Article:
Reps Speier, Joyce Introduce Bipartisan Resolution to Fight Deadly Pediatric Cancer

Contact:

DC – Tracy Manzer (202) 225-3531 (W) / (202) 538-0641 (C)

tracy.manzer@mail.house.gov

CA – Katrina Rill (650) 342-0300 (W) / (650) 208-7441 (C)

katrina.rill@mail.house.gov

Reps Speier, Joyce Introduce Bipartisan Resolution to Fight Deadly Pediatric Cancer

Washington, DC –Today, Reps. Jackie Speier (D-San Francisco/San Mateo) and David P. Joyce (R-Cleveland), along with 16 of their colleagues, introduced a bipartisan resolution to raise awareness of and advocate for increased research funding for diffuse intrinsic pontine gliomas (DIPG) – a highly aggressive and difficult to treat pediatric cancer brain tumor. H. Res. 114 would recognize May 17th as National DIPG Awareness Day and call for expanded research for treatments and care for children with this deadly disease.

“DIPG is a death sentence for children today, but it doesn’t have to be. By investing in research and raising awareness we have the power to thwart this terminal scourge,” Rep. Speier said. “Our youngest and most vulnerable patients, and their families, deserve our full support. This resolution is an important first step in securing the support, attention, and resources needed to develop better treatment options and find a cure.”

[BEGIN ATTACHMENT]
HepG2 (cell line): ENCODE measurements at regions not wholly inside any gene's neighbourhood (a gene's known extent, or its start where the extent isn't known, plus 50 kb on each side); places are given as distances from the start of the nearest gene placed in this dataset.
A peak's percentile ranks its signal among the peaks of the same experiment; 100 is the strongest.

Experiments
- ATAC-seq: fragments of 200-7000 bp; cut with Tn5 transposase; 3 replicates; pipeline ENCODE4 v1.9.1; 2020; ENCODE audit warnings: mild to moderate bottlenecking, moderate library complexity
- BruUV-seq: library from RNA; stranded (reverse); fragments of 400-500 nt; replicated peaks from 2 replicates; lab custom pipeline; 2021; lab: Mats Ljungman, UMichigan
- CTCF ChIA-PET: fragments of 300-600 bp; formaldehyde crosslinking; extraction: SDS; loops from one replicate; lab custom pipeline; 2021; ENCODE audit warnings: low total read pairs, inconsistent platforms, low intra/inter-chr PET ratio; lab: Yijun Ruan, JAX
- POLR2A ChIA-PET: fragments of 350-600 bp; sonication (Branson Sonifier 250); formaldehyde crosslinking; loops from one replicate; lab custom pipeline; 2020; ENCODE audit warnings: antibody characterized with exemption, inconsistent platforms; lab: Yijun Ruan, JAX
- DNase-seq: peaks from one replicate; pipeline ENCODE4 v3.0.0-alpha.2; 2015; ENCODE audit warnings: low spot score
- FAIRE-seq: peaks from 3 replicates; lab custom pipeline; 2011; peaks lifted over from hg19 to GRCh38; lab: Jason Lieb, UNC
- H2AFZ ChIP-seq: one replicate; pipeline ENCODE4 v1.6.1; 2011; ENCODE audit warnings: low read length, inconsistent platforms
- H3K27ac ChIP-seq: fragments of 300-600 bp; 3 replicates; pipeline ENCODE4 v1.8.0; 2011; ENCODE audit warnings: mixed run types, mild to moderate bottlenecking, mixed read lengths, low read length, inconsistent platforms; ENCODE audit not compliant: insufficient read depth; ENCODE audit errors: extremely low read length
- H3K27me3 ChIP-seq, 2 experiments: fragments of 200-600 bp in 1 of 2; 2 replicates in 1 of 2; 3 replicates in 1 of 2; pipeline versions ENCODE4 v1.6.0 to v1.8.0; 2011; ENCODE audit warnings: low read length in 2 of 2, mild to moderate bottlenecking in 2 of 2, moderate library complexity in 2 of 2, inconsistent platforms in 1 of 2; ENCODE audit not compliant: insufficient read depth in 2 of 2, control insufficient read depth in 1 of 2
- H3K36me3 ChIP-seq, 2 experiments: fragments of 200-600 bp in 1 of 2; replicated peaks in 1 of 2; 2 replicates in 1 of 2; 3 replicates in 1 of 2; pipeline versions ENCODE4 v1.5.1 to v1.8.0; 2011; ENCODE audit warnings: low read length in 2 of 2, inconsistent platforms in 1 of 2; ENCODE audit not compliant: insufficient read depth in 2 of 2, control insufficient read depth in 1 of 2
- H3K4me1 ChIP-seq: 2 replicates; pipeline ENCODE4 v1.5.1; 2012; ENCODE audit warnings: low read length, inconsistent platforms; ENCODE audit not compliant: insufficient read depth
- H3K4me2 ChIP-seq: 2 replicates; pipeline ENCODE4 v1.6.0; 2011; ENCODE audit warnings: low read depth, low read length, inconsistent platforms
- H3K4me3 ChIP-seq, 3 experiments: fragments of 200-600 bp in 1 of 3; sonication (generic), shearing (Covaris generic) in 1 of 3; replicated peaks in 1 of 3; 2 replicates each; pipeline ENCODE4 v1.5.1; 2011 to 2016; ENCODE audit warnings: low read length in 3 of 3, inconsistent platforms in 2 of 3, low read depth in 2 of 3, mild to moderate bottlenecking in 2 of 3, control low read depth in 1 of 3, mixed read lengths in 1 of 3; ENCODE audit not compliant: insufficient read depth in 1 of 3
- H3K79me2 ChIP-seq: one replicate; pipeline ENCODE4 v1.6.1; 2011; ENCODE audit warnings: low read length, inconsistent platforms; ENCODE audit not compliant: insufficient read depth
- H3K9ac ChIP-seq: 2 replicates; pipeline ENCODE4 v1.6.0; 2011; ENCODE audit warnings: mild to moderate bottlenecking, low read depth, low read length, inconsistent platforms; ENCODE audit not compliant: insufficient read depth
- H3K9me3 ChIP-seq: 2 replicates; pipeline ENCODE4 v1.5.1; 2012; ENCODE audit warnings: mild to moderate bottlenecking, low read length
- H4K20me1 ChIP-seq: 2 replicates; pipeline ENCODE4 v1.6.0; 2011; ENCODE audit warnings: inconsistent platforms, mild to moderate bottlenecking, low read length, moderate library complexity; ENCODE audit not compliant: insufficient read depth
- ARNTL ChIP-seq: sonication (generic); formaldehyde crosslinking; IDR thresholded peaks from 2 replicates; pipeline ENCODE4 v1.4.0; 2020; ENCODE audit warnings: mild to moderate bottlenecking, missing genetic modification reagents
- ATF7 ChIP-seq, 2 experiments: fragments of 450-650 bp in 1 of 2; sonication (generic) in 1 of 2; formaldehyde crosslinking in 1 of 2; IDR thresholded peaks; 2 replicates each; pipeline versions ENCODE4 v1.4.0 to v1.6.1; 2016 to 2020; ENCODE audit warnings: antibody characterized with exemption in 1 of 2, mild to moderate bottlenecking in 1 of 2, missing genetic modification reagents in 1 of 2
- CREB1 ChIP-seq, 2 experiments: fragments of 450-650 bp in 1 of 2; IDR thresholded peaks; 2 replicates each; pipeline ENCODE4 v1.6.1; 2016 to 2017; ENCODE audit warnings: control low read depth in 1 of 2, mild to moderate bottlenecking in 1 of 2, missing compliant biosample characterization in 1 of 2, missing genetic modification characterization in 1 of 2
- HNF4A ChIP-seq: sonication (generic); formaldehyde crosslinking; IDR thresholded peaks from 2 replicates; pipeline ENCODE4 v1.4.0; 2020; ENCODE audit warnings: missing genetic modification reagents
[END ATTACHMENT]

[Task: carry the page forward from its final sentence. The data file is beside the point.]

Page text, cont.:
“Sadly, cancer continues to be one of the leading causes of death for children,” Rep. Joyce said. “I’m proud to join Congresswoman Speier in introducing this bipartisan resolution to increase awareness of one of the deadliest forms of pediatric cancer and call for increased funding for the research needed to fight it. We must continue to work together on behalf of every child, parent and family affected by this devastating disease until no child has to hear the heartbreaking words ‘you have cancer’ ever again.”

Each year, some 200 to 400 children – typically between the ages of 5 to 9 years old – are diagnosed with DIPG. Less than one percent of its victims live more than five years after diagnosis and the median survival time is only nine months. Despite being responsible for the most pediatric brain tumor deaths each year, DIPG has not garnered significant attention from the media, researchers, or the government. As a result, parents are regularly told there is little that can be done for their children.

But there is hope. Recent studies, supported in part by the National Cancer Institute, have identified potential therapeutic targets for DIPG brain tumors. This type of research buttresses the development of drugs that could help to slow tumor growth.

The resolution was first proposed by Janet Demeter, a California resident, who lost her son Jack to DIPG in 2011, and later established the Jack’s Angels Foundation in his memory. Since then, Demeter and the DIPG Advocacy group have succeeded in getting 31 states to establish DIPG Awareness Day resolutions and continue to work tirelessly to make sure that the children and families affected by this deadly disease receive the national recognition they deserve.

As a Co-Chair of the Childhood Cancer Caucus and Co-Chair of the Biomedical Research Caucus, Rep. Speier has a long history of supporting critical investments in medical research at the National Institutes of Health (NIH) and the Department of Defense (DoD). The Congresswoman also remains committed to working with her colleagues on both sides of the aisle and the foundation to make DIPG Awareness Day a reality.

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